The blues is one of the most spiritual of all musical styles. No other genre bemoans the brokenness and suffering of the world or longs for redemption from evil quite like the blues. So it was only a matter of time before Joe Henry, a songwriter for the soul if there ever were one, would craft an album deeply rooted in the blues tradition. The result, Henry’s eleventh studio album, Blood from Stars, is a rich and complex listen on which Henry drinks deeply from the wells of blues and jazz while considering the relationship between suffering and redemption.
Henry takes the spiritual themes of the blues to their logical conclusion on Blood from Stars. He has crafted an album on which the music is as deep, dark, and mysterious as its themes, and yet its conclusion is one of hope reminding us that though shadows and fear cover us, so does love and grace. These are not new themes for Henry, but have been with him throughout his lengthy career showing up noticeably on his 2003 album, Tiny Voices. Although that record could be considered a more impressive work, Blood from Stars may be a better – and indeed, the best – Joe Henry album in that it showcases his wide array of talents better than any single disc in his oeuvre.
One of those talents displayed prominently on Blood from Stars is Henry’s skill as a producer. Already 2009 has seen two Henry-produced records: Ramblin’ Jack Elliott’s A Stranger Here and Allen Toussaint’s brilliant The Bright Mississippi. If there was any doubt, it’s clear now that Henry’s role as producer is fueling his creative fires as a songwriter and bandleader. On Blood from Stars, Henry incorporates some of the rugged blues folk of Ramblin’ Jack Elliott and some of the New Orleans jazz of Allen Toussaint into his own recording.
Of course, it’s easy to incorporate the sounds of these other artists since Henry uses the same band for all the records he produces and records. This group of musicians, who play together like a well-oiled machine, includes David Piltch on bass, Patrick Warren on piano, Tom Waits collaborator and all-around terrific musician Marc Ribot on guitar, and the inimitable Jay Bellarose who seems to be able to conjure thunder with his drums. This record is distinct in that it becomes more of a family affair as Henry’s own 17-year old son, Levon, plays saxophone and clarinet on many of the tracks including a romantic instrumental number, “Over Her Shoulder,” which Henry wrote specifically to showcase his son’s saxophone playing.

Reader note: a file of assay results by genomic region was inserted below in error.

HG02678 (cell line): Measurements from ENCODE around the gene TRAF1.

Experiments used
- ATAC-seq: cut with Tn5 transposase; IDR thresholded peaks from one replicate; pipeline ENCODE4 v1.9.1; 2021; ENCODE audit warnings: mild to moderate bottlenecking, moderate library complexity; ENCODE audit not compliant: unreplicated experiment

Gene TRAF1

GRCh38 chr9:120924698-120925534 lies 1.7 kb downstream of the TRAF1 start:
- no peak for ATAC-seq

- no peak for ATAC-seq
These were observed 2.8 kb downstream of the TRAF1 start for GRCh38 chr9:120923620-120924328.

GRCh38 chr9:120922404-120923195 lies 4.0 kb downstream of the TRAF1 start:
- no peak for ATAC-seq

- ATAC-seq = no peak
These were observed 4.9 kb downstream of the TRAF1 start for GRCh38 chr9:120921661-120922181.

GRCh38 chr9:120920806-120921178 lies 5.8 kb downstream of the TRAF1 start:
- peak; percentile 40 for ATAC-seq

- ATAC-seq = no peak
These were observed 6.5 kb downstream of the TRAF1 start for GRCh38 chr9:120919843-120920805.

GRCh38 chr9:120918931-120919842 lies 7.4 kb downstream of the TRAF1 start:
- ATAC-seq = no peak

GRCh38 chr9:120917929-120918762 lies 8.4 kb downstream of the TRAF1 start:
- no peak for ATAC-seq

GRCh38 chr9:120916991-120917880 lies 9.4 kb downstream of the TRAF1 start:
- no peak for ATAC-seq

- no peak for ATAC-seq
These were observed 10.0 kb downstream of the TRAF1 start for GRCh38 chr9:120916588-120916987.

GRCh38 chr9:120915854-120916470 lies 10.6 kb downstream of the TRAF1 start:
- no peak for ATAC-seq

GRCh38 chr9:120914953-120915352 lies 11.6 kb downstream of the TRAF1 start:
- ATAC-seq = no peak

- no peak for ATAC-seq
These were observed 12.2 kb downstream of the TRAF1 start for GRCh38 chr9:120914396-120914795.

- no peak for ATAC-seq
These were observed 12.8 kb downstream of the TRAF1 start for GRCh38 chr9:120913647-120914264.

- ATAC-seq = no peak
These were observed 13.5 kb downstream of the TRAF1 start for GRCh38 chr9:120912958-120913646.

As terrific as the music is on Blood from Stars, it provides the perfect compliment to Henry’s unrivaled lyrics. He is as skilled at writing lyrics as he is pinpointing the great truths of the universe, so it’s significant that he seems to begin things backwards on Blood from Stars. Most blues songs begin with the narrator decrying the evil that’s been done to himself and in some cases, the singer eventually realizes that ultimately they’ve brought some of their hardships upon themselves. However, Henry begins his blues album, not by lamenting the evil that exists outside of him, but by bemoaning the evil within.
Henry’s very first words on the record form one of its most startling admissions: “Nobody knows the man that I keep hid.” He continues by adding another line indicting himself and every listener: “You say you’ve changed/But fear you won’t/I say I’ve changed/And prove I don’t.” Herein lies the zenith of the blues as one realizes that, at times, they really are their own worst enemy. It’s a shocking truth which will ring true in a deep place in some listeners.
As fans of Joe Henry might expect, he is not held back whatsoever by the repetitive nature of blues songs; instead, these self-imposed constraints seem to have only aided his writing. The lyrics that float over Ribot’s bluesy Flamenco guitar on “This is My Favorite Cage,” fit together like puzzle pieces forming a final picture that is unforgettable. Other examples of Henry’s lyrical skill appear on “All Blues Hail Mary” and “Bellwether,” which both build narratives using series of repeated lines and phrases.
Henry’s doesn’t focus only on the darkness within the human heart; he acknowledges the darkness outside of us as well. But to hear Henry tell it, even the darkness and trouble of the world isn’t something to fear. “Trouble is so underrated,” he declares in the blues stomper, “Death to the Storm,” which is reminiscent of another Henry lyric from several albums ago: “Trouble comes to those who need it most.” In Henry’s thinking, times of darkness sometimes reveal the brightest lights. Or as he sums up the record in its final verse: “So light no lamp when the sun comes low/Pull the dark close to your face/Shadow’s fears cover you like clothes/But likewise so do love and grace.”
To state it plainly, Blood from Stars may number not only among the best records of 2009, but of the decade. Perhaps the greatest achievement of the album is how it illustrates for us the miracle of redemption; Henry shows us a world that is mysterious and beautiful in which life blossoms out of brokenness, light bursts forth out of darkness, and blood flows from stars.